The Merkel effect

Emily Schultheis reports: On August 12, German Chancellor Angela Merkel kicked off her reelection campaign in the west German city of Dortmund. Fresh from a three-week vacation in the Italian Alps, she joked that she’d neglected to mention that the election wasn’t yet over and done with. “I almost forgot to say that the election isn’t already decided,” she said. “And of course, we need every vote.”

With the way this campaign is going, Merkel could be forgiven for nearly forgetting that crucial piece of information. After expectations that this year’s campaign would be Germany’s most contentious one in years, the final weeks of the election have felt decidedly devoid of drama—enough so that the Wall Street Journal’s headline in a recent story about the campaign declared succinctly: “Wow, it’s Boring.”

But still, the fact that Merkel could make so casual a comment barely a month before election day is a sign of how much the political outlook has shifted even in the last six months—and how secure her position has become. A confluence of several factors, from her opponent’s stumbles to an improving outlook for refugees, have converged to Merkel’s benefit, seemingly making her reelection an all-but-foregone conclusion.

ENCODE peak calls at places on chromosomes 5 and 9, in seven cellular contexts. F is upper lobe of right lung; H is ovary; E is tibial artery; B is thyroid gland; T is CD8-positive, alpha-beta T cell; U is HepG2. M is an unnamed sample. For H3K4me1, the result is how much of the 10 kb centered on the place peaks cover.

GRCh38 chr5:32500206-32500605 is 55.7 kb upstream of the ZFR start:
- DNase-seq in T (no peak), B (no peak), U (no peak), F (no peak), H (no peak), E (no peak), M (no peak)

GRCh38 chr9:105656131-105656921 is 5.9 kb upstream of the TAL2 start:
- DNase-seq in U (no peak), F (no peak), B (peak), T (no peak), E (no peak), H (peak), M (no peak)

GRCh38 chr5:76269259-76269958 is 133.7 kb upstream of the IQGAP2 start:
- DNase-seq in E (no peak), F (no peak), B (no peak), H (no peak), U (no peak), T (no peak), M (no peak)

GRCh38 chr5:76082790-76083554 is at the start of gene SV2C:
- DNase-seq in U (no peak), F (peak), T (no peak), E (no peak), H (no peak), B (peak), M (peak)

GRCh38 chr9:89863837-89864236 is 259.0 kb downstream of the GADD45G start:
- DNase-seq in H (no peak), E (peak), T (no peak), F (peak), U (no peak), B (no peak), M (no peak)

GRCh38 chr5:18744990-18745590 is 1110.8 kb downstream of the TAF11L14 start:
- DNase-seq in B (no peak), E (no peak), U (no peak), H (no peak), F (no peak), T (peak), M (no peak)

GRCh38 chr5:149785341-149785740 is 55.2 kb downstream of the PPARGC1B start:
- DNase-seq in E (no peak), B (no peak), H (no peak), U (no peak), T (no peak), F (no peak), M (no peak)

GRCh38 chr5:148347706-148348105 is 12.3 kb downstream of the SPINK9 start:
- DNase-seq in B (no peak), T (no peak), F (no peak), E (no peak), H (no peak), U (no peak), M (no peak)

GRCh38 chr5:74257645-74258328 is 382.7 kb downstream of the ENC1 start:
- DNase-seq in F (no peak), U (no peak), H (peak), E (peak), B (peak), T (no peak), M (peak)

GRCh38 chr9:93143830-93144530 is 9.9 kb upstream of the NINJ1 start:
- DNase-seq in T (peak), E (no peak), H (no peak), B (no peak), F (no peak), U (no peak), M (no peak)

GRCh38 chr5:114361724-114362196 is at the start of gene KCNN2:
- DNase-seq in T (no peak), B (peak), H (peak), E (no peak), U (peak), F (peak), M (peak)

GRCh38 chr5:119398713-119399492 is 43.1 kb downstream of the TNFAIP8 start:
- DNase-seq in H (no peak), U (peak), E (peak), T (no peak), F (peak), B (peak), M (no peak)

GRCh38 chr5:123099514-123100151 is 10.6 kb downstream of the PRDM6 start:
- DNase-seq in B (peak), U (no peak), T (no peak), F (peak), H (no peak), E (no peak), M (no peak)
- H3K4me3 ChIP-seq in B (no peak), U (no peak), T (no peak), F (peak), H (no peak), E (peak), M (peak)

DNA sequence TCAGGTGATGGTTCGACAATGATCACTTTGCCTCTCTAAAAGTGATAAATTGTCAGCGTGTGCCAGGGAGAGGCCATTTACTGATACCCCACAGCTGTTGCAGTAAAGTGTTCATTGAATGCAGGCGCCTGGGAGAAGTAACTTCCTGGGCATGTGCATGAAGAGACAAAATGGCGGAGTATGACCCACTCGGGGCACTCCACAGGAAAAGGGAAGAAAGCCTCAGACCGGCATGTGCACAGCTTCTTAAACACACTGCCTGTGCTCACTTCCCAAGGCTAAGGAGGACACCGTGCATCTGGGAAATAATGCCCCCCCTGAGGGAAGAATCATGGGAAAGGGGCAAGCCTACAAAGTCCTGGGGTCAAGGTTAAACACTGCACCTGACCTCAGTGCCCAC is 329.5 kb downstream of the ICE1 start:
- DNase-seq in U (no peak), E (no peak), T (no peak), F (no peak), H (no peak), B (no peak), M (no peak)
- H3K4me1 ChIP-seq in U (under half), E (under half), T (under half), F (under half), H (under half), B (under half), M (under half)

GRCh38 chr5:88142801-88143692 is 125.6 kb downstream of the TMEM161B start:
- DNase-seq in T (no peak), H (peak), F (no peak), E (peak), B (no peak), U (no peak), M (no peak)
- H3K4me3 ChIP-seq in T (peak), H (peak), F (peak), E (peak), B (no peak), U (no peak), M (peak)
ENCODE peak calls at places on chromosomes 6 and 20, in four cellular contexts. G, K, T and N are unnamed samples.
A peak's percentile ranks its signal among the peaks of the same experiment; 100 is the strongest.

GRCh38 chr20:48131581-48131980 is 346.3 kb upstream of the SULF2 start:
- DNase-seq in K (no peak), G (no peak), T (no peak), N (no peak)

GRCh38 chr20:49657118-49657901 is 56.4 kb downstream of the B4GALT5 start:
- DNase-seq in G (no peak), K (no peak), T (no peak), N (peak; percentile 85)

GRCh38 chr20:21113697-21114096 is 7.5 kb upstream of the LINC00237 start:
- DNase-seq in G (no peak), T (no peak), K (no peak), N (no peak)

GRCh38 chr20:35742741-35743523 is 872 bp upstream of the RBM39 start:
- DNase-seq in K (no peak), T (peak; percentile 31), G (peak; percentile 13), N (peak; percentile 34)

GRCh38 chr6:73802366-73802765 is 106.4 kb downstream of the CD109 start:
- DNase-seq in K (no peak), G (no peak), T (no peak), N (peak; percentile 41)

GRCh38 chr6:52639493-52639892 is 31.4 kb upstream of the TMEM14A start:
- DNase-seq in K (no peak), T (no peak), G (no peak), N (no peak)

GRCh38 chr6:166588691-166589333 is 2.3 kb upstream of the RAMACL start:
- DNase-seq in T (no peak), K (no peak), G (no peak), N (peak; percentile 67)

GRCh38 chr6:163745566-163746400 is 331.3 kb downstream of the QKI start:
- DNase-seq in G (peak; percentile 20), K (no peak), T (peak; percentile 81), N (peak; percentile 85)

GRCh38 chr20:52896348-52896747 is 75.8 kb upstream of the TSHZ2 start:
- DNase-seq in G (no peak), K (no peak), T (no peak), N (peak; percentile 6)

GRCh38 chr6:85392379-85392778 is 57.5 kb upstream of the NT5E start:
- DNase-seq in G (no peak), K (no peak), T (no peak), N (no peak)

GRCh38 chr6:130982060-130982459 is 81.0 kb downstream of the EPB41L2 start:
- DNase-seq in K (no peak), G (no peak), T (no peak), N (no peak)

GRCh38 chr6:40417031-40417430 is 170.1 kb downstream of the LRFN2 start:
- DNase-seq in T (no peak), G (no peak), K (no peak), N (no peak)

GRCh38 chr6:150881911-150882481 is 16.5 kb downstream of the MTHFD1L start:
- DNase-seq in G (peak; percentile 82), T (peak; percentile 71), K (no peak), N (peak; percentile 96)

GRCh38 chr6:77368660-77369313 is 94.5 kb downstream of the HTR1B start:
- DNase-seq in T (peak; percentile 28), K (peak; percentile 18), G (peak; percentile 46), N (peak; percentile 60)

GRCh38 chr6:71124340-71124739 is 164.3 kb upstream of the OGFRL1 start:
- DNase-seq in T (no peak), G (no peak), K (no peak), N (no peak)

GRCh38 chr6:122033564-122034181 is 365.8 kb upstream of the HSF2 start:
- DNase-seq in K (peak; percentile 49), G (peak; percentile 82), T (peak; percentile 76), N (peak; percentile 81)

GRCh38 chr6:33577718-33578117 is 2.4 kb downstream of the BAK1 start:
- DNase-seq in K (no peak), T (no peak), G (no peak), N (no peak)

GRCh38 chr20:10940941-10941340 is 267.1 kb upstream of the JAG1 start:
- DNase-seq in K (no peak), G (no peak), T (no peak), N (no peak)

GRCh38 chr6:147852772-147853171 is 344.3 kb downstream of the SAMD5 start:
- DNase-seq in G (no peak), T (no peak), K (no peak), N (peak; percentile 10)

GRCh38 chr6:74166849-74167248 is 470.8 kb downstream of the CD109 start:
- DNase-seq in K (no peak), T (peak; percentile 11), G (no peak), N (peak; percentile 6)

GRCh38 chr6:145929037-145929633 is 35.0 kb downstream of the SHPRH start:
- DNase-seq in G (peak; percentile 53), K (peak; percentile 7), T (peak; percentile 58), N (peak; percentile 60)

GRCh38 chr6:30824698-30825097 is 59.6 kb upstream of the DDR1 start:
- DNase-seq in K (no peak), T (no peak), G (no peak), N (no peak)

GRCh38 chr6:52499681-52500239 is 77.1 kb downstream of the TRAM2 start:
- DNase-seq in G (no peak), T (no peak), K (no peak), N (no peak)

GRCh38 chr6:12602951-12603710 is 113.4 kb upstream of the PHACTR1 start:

2017 was expected to be Merkel’s toughest campaign yet: to start, it’s the year when Europe’s far-right populist parties, including the anti-immigration Alternative für Deutschland (AfD), have sought to showcase their electoral strength amid a growing backlash against globalization and Europe’s refugee crisis. When Merkel announced her reelection bid last December, she did so battered by more than a year of tough criticism over her open-door policy toward refugees, and facing a certain degree of voter fatigue after hitting her 12th year in office. [Continue reading…]

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